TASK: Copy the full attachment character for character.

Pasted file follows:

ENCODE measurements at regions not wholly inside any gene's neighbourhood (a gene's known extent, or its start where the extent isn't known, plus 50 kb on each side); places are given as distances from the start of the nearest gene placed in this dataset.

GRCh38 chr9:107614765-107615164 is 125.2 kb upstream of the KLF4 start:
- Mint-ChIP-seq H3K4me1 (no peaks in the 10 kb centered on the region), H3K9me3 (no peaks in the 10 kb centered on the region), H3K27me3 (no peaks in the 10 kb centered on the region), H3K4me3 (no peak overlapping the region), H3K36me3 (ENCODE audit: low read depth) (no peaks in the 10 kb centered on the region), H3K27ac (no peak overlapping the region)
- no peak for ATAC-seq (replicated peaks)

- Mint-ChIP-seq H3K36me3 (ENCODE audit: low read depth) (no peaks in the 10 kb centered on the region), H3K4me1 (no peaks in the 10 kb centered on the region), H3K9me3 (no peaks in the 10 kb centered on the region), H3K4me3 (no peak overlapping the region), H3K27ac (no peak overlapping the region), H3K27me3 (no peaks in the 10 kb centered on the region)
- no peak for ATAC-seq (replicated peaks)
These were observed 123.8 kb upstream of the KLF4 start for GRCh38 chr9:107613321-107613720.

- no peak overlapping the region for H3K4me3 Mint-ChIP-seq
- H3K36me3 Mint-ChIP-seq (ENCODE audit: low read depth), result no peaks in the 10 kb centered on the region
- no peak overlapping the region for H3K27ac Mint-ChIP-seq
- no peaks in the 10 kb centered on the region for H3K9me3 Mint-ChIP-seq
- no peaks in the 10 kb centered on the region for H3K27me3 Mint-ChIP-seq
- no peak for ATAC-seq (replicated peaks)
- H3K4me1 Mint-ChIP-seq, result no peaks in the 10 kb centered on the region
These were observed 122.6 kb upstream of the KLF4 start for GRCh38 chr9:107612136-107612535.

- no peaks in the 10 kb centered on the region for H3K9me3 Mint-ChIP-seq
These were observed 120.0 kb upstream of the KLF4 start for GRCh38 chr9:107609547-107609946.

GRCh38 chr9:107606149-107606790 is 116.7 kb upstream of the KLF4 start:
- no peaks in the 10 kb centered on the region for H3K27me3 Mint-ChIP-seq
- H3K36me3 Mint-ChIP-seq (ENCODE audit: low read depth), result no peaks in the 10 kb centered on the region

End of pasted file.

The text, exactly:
ENCODE measurements at regions not wholly inside any gene's neighbourhood (a gene's known extent, or its start where the extent isn't known, plus 50 kb on each side); places are given as distances from the start of the nearest gene placed in this dataset.

GRCh38 chr9:107614765-107615164 is 125.2 kb upstream of the KLF4 start:
- Mint-ChIP-seq H3K4me1 (no peaks in the 10 kb centered on the region), H3K9me3 (no peaks in the 10 kb centered on the region), H3K27me3 (no peaks in the 10 kb centered on the region), H3K4me3 (no peak overlapping the region), H3K36me3 (ENCODE audit: low read depth) (no peaks in the 10 kb centered on the region), H3K27ac (no peak overlapping the region)
- no peak for ATAC-seq (replicated peaks)

- Mint-ChIP-seq H3K36me3 (ENCODE audit: low read depth) (no peaks in the 10 kb centered on the region), H3K4me1 (no peaks in the 10 kb centered on the region), H3K9me3 (no peaks in the 10 kb centered on the region), H3K4me3 (no peak overlapping the region), H3K27ac (no peak overlapping the region), H3K27me3 (no peaks in the 10 kb centered on the region)
- no peak for ATAC-seq (replicated peaks)
These were observed 123.8 kb upstream of the KLF4 start for GRCh38 chr9:107613321-107613720.

- no peak overlapping the region for H3K4me3 Mint-ChIP-seq
- H3K36me3 Mint-ChIP-seq (ENCODE audit: low read depth), result no peaks in the 10 kb centered on the region
- no peak overlapping the region for H3K27ac Mint-ChIP-seq
- no peaks in the 10 kb centered on the region for H3K9me3 Mint-ChIP-seq
- no peaks in the 10 kb centered on the region for H3K27me3 Mint-ChIP-seq
- no peak for ATAC-seq (replicated peaks)
- H3K4me1 Mint-ChIP-seq, result no peaks in the 10 kb centered on the region
These were observed 122.6 kb upstream of the KLF4 start for GRCh38 chr9:107612136-107612535.

- no peaks in the 10 kb centered on the region for H3K9me3 Mint-ChIP-seq
These were observed 120.0 kb upstream of the KLF4 start for GRCh38 chr9:107609547-107609946.

GRCh38 chr9:107606149-107606790 is 116.7 kb upstream of the KLF4 start:
- no peaks in the 10 kb centered on the region for H3K27me3 Mint-ChIP-seq
- H3K36me3 Mint-ChIP-seq (ENCODE audit: low read depth), result no peaks in the 10 kb centered on the region